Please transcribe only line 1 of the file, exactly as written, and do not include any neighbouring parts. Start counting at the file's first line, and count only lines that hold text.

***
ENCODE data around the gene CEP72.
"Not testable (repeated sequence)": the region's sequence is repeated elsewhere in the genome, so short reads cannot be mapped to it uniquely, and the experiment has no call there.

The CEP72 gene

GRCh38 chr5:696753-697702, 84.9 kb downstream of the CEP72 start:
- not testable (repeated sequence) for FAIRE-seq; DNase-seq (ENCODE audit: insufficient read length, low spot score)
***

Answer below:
ENCODE data around the gene CEP72.